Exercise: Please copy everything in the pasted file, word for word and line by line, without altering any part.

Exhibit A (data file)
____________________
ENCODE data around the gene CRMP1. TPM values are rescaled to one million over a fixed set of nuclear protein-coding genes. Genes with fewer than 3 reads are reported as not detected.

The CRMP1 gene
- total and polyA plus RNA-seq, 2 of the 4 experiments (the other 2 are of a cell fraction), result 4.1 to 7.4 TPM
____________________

ENCODE data around the gene CRMP1. TPM values are rescaled to one million over a fixed set of nuclear protein-coding genes. Genes with fewer than 3 reads are reported as not detected.

The CRMP1 gene
- total and polyA plus RNA-seq, 2 of the 4 experiments (the other 2 are of a cell fraction), result 4.1 to 7.4 TPM